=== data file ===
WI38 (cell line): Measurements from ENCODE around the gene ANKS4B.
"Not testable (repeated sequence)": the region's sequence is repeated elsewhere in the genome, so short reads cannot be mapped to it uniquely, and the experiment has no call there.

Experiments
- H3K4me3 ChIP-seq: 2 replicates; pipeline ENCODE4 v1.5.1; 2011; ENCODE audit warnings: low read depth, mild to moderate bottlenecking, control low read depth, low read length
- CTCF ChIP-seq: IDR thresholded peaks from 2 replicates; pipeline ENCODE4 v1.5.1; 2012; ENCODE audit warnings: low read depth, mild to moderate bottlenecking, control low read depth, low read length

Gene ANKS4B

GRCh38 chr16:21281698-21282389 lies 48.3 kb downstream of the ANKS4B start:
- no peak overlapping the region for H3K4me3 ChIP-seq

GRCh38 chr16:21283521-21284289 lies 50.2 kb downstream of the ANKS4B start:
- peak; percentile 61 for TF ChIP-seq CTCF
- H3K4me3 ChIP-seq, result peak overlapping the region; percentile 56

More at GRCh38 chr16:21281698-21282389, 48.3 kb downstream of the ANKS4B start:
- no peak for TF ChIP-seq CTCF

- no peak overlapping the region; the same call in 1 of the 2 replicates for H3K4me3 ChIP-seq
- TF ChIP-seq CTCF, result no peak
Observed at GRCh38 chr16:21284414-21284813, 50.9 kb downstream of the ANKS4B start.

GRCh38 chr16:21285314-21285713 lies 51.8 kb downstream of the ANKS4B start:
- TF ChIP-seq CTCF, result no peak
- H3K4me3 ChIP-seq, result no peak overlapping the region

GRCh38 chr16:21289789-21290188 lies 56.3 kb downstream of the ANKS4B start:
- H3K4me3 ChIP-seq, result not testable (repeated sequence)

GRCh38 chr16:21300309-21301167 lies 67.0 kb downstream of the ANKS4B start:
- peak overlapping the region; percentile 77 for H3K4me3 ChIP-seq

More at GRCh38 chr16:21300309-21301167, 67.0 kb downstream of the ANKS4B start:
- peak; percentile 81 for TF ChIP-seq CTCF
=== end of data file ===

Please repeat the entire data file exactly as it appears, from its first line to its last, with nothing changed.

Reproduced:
WI38 (cell line): Measurements from ENCODE around the gene ANKS4B.
"Not testable (repeated sequence)": the region's sequence is repeated elsewhere in the genome, so short reads cannot be mapped to it uniquely, and the experiment has no call there.

Experiments
- H3K4me3 ChIP-seq: 2 replicates; pipeline ENCODE4 v1.5.1; 2011; ENCODE audit warnings: low read depth, mild to moderate bottlenecking, control low read depth, low read length
- CTCF ChIP-seq: IDR thresholded peaks from 2 replicates; pipeline ENCODE4 v1.5.1; 2012; ENCODE audit warnings: low read depth, mild to moderate bottlenecking, control low read depth, low read length

Gene ANKS4B

GRCh38 chr16:21281698-21282389 lies 48.3 kb downstream of the ANKS4B start:
- no peak overlapping the region for H3K4me3 ChIP-seq

GRCh38 chr16:21283521-21284289 lies 50.2 kb downstream of the ANKS4B start:
- peak; percentile 61 for TF ChIP-seq CTCF
- H3K4me3 ChIP-seq, result peak overlapping the region; percentile 56

More at GRCh38 chr16:21281698-21282389, 48.3 kb downstream of the ANKS4B start:
- no peak for TF ChIP-seq CTCF

- no peak overlapping the region; the same call in 1 of the 2 replicates for H3K4me3 ChIP-seq
- TF ChIP-seq CTCF, result no peak
Observed at GRCh38 chr16:21284414-21284813, 50.9 kb downstream of the ANKS4B start.

GRCh38 chr16:21285314-21285713 lies 51.8 kb downstream of the ANKS4B start:
- TF ChIP-seq CTCF, result no peak
- H3K4me3 ChIP-seq, result no peak overlapping the region

GRCh38 chr16:21289789-21290188 lies 56.3 kb downstream of the ANKS4B start:
- H3K4me3 ChIP-seq, result not testable (repeated sequence)

GRCh38 chr16:21300309-21301167 lies 67.0 kb downstream of the ANKS4B start:
- peak overlapping the region; percentile 77 for H3K4me3 ChIP-seq

More at GRCh38 chr16:21300309-21301167, 67.0 kb downstream of the ANKS4B start:
- peak; percentile 81 for TF ChIP-seq CTCF